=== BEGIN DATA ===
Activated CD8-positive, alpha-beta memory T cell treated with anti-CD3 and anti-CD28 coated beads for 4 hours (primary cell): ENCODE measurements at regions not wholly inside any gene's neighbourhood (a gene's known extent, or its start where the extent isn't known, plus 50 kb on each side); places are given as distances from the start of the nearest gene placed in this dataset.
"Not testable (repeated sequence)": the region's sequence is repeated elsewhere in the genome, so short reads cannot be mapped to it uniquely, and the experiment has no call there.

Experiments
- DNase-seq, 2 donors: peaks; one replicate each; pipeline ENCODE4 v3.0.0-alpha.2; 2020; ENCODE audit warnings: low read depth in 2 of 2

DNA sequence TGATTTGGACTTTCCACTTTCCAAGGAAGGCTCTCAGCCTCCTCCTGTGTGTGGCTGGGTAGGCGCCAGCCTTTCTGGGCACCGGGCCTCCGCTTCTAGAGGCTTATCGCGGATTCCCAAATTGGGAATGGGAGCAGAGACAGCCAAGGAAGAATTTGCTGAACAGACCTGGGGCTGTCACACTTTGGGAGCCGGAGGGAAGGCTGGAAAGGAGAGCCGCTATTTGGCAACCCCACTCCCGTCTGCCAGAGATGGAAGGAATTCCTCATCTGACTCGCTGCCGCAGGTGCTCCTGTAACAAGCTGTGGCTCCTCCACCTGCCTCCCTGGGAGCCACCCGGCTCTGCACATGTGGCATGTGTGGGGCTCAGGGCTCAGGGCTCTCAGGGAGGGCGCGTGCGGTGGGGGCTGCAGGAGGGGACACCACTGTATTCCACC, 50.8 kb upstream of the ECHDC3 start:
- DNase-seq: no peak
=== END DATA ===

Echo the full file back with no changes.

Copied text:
Activated CD8-positive, alpha-beta memory T cell treated with anti-CD3 and anti-CD28 coated beads for 4 hours (primary cell): ENCODE measurements at regions not wholly inside any gene's neighbourhood (a gene's known extent, or its start where the extent isn't known, plus 50 kb on each side); places are given as distances from the start of the nearest gene placed in this dataset.
"Not testable (repeated sequence)": the region's sequence is repeated elsewhere in the genome, so short reads cannot be mapped to it uniquely, and the experiment has no call there.

Experiments
- DNase-seq, 2 donors: peaks; one replicate each; pipeline ENCODE4 v3.0.0-alpha.2; 2020; ENCODE audit warnings: low read depth in 2 of 2

DNA sequence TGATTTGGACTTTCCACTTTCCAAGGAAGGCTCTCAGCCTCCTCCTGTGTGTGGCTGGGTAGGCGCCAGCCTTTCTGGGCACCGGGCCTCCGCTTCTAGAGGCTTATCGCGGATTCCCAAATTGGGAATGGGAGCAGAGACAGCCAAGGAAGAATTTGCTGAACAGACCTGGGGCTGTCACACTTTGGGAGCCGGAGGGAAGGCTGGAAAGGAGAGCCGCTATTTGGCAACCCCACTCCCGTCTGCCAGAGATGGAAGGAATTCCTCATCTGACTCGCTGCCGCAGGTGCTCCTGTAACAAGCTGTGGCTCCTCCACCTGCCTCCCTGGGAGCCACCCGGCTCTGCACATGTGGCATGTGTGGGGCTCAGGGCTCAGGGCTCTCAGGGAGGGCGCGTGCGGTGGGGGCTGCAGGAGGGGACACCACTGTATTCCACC, 50.8 kb upstream of the ECHDC3 start:
- DNase-seq: no peak